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A rail link to reshape the region.

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close up photo of rail tracks

Islamabad (Imran Y. CHOUDHRY) :- Former Press Secretary to the President, Former Press Minister to the Embassy of Pakistan to France, Former MD, SRBC Mr. Qamar Bashir analysis :
Pakistan, Uzbekistan, and Afghanistan have signed an agreement to build a 760-kilometer-long (472-mile-long) railway track connecting the three nations. The railroad would travel from Termez, Uzbekistan to Kharlachi, Pakistan via Mazar-i-Sharif, Afghanistan. The project is scheduled to be completed by the end of 2027 at a cost of $2.8 billion. The success of the rail link will depend on a number of factors, including the political stability of the region, the availability of financing, and the continued, unconditional, and willing cooperation of the three countries. Nonetheless, the potential advantages of the rail link are substantial, and the initiative has the potential to transform the region.
The concept of a rail connection between Pakistan, Uzbekistan, and Afghanistan dates back many years. In the 1970s, the Soviet Union proposed constructing a railroad connecting the three nations. Due to the 1989 Soviet withdrawal from Afghanistan, however, the project was never completed. The ratification of the agreement on July 18 in Islamabad, in the presence of “high-ranking” railway officials from the three countries, brought the age-old concept to fruition. According to plan, the rail route will traverse Termiz, Uzbekistan, Afghanistan’s Mazar-e-Sharif and Logar provinces, and conclude in Pakistan via the Kharlachi border crossing in the Kurram tribal district near the Afghan border.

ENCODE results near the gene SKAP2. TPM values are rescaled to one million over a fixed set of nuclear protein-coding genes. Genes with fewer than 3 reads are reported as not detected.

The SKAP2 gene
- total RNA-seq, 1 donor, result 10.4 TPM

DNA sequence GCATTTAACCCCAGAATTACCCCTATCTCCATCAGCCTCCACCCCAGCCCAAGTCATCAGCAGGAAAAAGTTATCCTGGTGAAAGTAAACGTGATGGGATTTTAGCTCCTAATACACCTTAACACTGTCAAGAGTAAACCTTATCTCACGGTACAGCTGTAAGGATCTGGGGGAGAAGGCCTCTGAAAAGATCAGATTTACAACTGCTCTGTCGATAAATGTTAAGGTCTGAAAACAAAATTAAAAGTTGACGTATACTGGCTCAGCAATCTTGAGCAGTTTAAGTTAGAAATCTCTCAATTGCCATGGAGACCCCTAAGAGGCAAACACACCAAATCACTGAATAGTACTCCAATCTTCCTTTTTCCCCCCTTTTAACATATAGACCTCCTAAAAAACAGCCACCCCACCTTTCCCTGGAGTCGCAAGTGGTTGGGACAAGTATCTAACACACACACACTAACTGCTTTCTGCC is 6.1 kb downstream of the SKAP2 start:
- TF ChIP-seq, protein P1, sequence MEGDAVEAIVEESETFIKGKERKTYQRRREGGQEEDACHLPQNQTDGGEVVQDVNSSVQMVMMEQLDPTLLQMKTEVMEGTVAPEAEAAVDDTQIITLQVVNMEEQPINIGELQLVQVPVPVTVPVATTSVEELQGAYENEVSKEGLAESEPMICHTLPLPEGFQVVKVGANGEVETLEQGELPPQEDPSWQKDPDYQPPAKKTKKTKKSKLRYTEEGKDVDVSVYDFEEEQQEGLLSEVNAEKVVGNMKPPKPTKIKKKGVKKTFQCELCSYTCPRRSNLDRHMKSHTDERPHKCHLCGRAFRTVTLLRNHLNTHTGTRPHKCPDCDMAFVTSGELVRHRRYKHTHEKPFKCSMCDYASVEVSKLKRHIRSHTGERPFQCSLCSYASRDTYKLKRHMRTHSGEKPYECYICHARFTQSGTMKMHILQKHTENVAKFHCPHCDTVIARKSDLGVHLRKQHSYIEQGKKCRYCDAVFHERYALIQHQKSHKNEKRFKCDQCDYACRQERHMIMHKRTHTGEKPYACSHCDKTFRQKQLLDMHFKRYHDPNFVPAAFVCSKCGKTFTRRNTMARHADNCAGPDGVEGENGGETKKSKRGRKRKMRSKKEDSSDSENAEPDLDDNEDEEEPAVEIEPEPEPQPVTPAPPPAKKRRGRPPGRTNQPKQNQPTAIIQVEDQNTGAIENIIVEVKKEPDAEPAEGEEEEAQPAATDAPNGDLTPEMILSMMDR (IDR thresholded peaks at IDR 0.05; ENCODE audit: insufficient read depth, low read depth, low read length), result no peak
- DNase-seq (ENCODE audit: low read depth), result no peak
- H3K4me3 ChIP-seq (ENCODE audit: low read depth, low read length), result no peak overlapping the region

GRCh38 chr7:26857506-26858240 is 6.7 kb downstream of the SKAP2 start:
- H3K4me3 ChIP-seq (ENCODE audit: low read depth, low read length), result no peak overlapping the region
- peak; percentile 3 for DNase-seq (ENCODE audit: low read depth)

Reportedly, the financing for this 760 km railway track has not yet been finalized, however, the World Bank, the Asian Development Bank, and the European Bank for Reconstruction and Development have all expressed interest in lending support to the project, but no formal commitments have been made. Russia has also said that it would be willing to assist in laying down the railway and supplying locomotives and rolling stock, provided the project is able to attract fundings. In the absence of any firm commitments from international financial institutions, it is possible that the signatory countries will have to fund it themselves which seems uphill task keeping in view the dilapidated financial outlook of both Pakistan and Afghanistan, but if financial arrangements are made, it would be a major boost to regional trade and economic development.
The project is expected to be completed by the end of 2027, and by 2030, trains will be able to transport up to 15 million tonnes of products annually. The line will facilitate both passenger and freight services, reduce cargo delivery periods between Uzbekistan and Pakistan by approximately five days and transport costs by at least 40 percent. With the signing of the protocol, it would begin the phases of meticulous planning, resource allocation, and project implementation, as well as a concerted, coordinated efforts to establish robust regional connectivity.